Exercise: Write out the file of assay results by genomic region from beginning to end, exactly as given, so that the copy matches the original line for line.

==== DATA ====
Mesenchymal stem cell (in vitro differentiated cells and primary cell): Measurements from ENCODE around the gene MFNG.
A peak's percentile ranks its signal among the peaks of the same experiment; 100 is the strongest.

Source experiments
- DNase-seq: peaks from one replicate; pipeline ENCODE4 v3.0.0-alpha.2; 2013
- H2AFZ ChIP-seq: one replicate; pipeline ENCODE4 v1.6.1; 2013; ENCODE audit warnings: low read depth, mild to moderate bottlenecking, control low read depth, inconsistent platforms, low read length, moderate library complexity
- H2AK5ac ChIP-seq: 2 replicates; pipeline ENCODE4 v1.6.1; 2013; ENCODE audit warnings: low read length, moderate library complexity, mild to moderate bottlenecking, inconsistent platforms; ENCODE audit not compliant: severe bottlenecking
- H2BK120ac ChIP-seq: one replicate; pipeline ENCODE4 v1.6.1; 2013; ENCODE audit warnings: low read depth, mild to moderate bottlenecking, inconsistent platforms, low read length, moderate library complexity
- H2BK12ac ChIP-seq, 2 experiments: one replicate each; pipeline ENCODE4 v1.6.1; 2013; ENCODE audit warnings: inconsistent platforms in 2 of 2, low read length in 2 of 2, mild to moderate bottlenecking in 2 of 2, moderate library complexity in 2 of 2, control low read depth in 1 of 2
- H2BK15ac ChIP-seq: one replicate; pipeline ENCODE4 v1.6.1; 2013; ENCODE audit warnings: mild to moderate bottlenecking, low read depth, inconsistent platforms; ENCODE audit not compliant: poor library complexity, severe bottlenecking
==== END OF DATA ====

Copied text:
Mesenchymal stem cell (in vitro differentiated cells and primary cell): Measurements from ENCODE around the gene MFNG.
A peak's percentile ranks its signal among the peaks of the same experiment; 100 is the strongest.

Source experiments
- DNase-seq: peaks from one replicate; pipeline ENCODE4 v3.0.0-alpha.2; 2013
- H2AFZ ChIP-seq: one replicate; pipeline ENCODE4 v1.6.1; 2013; ENCODE audit warnings: low read depth, mild to moderate bottlenecking, control low read depth, inconsistent platforms, low read length, moderate library complexity
- H2AK5ac ChIP-seq: 2 replicates; pipeline ENCODE4 v1.6.1; 2013; ENCODE audit warnings: low read length, moderate library complexity, mild to moderate bottlenecking, inconsistent platforms; ENCODE audit not compliant: severe bottlenecking
- H2BK120ac ChIP-seq: one replicate; pipeline ENCODE4 v1.6.1; 2013; ENCODE audit warnings: low read depth, mild to moderate bottlenecking, inconsistent platforms, low read length, moderate library complexity
- H2BK12ac ChIP-seq, 2 experiments: one replicate each; pipeline ENCODE4 v1.6.1; 2013; ENCODE audit warnings: inconsistent platforms in 2 of 2, low read length in 2 of 2, mild to moderate bottlenecking in 2 of 2, moderate library complexity in 2 of 2, control low read depth in 1 of 2
- H2BK15ac ChIP-seq: one replicate; pipeline ENCODE4 v1.6.1; 2013; ENCODE audit warnings: mild to moderate bottlenecking, low read depth, inconsistent platforms; ENCODE audit not compliant: poor library complexity, severe bottlenecking